And then I discovered Lamb Ham. Aussie Select's Agave Rosemary and Tikka Masala hams, to be specific. This woman-owned business, based in Marietta, Georgia, was kind enough to send me samples of both products, and I have to admit I was blown away. I honestly had no idea that tender and lean Australian lamb could be turned into a ham-like product. It tastes very much like pork ham, but it's also unmistakably lamb. Unlike most sliced pork ham products, Aussie Select's hams have what I would call gentle flavor. In other words, they're not salt bombs. I used slices of the Agave Rosemary(my favorite) on both a charcuterie plate and in a grilled cheese sandwich, and was pleased at the way it stood out against the various saltier elements.

I thought I'd use the Tikka Masala ham in a completely different way: as a wrap for fresh asparagus. Typically, a dish like that would use a stickier and stretchier ham product like prosciutto, or one that is overall sturdier, like a deli ham (which is more of a Franken-meat, made of patched-together pork pieces). Lamb is a more delicate meat than pork, so my slices fell apart during the process of wrapping the asparagus. No worries (mate!), I simply did not turn the asparagus in the oven to prevent the ham from falling off. Eventually, the ham shrank to fit, and I had no problems getting the asparagus off the baking sheet and onto a plate.

I wanted to emphasize the Indian-inspired flavor of the ham by using a little bit of a sweet glaze, but opted instead to make a post-oven drizzle of mango chutney and mayo. And because I enjoy ALL the textures, I made a nut topping. This dish had it all--sweet and juicy fat asparagus, a lovely cured lamb with intriguing spices, a sweet and creamy touch, and something to crunch. I think this would make an elegant appetizer, but we Minxes enjoyed it as a main course.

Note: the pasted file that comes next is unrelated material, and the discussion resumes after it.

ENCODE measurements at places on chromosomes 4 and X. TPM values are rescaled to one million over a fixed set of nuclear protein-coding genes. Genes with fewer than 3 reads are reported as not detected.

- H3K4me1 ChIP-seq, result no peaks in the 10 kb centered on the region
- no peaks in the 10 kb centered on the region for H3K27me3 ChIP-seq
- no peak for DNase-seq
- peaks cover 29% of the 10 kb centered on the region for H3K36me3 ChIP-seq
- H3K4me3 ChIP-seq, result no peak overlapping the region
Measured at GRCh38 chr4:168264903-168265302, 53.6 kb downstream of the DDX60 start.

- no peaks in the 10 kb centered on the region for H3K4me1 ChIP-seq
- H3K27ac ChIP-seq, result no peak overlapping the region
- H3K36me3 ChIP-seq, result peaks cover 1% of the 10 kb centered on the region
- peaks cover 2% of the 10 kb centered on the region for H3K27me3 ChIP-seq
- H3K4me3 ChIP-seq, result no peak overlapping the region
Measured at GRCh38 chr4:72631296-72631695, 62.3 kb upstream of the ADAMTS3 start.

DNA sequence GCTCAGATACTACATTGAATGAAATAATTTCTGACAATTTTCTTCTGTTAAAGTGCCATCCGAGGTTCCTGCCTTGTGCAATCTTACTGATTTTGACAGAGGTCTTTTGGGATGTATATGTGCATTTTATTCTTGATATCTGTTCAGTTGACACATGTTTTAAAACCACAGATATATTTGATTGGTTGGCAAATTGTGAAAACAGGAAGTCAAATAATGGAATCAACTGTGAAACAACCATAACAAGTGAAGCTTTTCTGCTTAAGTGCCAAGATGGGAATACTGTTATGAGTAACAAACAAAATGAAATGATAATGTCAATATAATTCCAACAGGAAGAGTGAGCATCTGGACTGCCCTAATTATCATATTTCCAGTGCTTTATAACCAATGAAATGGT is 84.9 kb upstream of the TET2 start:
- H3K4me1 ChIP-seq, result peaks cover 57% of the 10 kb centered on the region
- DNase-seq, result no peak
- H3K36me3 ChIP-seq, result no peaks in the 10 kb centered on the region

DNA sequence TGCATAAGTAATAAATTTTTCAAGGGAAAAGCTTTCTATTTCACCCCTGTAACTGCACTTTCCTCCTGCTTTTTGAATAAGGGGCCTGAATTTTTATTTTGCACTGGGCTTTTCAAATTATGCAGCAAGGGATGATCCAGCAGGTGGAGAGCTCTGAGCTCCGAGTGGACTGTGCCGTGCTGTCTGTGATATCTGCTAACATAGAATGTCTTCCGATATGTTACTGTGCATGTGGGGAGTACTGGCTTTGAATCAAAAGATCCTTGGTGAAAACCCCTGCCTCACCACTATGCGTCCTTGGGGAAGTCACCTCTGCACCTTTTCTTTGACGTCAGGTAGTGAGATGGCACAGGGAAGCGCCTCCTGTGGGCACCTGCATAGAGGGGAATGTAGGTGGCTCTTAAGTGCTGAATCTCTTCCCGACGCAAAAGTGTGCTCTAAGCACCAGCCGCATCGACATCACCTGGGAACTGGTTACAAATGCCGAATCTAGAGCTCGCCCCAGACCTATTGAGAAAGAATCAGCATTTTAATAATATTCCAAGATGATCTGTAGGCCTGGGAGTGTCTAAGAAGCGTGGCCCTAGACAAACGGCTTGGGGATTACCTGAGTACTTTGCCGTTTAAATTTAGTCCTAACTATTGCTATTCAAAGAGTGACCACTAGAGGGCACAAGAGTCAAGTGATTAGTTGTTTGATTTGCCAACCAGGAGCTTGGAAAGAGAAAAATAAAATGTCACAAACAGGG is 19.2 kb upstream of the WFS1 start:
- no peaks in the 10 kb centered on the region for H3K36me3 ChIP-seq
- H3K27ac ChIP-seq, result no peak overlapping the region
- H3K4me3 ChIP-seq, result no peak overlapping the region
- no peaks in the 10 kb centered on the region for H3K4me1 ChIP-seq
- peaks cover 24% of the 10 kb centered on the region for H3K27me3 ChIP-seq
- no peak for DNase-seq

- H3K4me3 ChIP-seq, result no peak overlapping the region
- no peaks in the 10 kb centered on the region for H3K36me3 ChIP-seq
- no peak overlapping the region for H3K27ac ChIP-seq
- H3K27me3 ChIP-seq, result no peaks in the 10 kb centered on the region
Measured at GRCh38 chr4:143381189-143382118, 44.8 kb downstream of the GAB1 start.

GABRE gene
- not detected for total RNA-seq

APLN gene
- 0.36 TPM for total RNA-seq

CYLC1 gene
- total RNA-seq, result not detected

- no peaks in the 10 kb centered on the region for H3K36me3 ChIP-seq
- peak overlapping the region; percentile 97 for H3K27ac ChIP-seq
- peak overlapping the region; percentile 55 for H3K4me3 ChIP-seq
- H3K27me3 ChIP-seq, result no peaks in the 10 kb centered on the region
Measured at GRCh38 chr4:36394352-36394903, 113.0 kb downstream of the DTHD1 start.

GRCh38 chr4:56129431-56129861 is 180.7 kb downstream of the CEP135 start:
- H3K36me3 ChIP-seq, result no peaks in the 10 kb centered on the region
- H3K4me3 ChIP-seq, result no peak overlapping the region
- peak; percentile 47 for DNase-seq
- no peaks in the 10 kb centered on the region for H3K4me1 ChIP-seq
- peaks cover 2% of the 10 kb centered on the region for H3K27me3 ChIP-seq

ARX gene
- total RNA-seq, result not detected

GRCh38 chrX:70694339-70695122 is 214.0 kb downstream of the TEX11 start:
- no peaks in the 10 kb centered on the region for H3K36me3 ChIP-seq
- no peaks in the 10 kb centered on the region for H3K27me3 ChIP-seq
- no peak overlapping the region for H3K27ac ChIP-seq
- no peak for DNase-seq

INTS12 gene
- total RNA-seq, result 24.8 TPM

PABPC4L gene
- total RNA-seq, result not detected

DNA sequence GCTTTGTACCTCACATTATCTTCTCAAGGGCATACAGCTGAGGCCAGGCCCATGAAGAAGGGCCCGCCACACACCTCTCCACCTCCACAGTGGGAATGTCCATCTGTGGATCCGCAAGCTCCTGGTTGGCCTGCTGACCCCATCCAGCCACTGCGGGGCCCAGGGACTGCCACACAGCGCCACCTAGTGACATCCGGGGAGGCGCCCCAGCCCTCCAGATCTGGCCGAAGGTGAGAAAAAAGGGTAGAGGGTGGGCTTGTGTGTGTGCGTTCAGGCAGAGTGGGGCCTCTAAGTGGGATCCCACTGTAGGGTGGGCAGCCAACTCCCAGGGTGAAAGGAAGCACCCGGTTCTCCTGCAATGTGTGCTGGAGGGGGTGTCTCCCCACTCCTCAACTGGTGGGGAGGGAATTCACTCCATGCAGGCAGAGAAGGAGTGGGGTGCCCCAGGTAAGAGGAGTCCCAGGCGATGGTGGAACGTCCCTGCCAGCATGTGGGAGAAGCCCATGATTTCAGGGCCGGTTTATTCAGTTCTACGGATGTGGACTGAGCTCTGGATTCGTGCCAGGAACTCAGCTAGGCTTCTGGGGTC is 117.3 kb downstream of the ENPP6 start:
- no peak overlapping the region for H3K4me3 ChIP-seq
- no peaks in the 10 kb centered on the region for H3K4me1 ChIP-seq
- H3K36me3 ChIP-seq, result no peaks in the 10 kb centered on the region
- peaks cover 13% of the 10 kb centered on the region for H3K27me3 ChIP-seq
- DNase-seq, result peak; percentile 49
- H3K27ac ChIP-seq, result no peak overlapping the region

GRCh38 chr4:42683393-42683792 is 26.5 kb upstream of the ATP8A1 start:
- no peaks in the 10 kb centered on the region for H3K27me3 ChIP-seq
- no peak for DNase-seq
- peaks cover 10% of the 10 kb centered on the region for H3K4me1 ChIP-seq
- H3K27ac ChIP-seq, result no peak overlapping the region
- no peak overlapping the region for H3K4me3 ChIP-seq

Lamb Ham-wrapped Asparagus

For the asparagus
6 slices of Aussie Select Tikka Masala Lamb Ham
12 fat asparagus spears, tough ends snapped or cut off 
Extra virgin olive oil
Freshly cracked black pepper
Kosher salt

For the sauce
2 T mango chutney
1 T mayonnaise
A squeeze of fresh lemon juice

For crunchy topping
3 T chopped toasted nuts (walnuts, hazelnuts, cashews - I used hazelnuts)
1 T hemp seeds
1/4 t nigella seeds (also known as kalonji, charnushka, or black cumin, a tiny, vaguely oniony-tasting, seed and one of my favorite seasonings--optional)

To make the asparagus: Preheat oven to 425F. Line a large baking sheet with foil.

Carefully tease apart the slices of ham; they will tear. Divide the slices in half as best you can--not only will they tear, they'll tear unevenly. Wrap each half slice around an asparagus spear and carefully place them on the baking sheet. Make sure the spears aren't touching. Drizzle a bit of olive oil over the asparagus and ham, and sprinkle a tiny bit of salt on just the asparagus. 

Place the tray in the oven and bake for 20 minutes. You will not be able to turn the spears, as the ham will fall off. But after 20 minutes, the ham will shrink and cling somewhat to the asparagus. If the asparagus still seems too crunchy, and the ham isn't too brown, you can leave it in the oven for an additional 5 or so minutes (I like tender asparagus).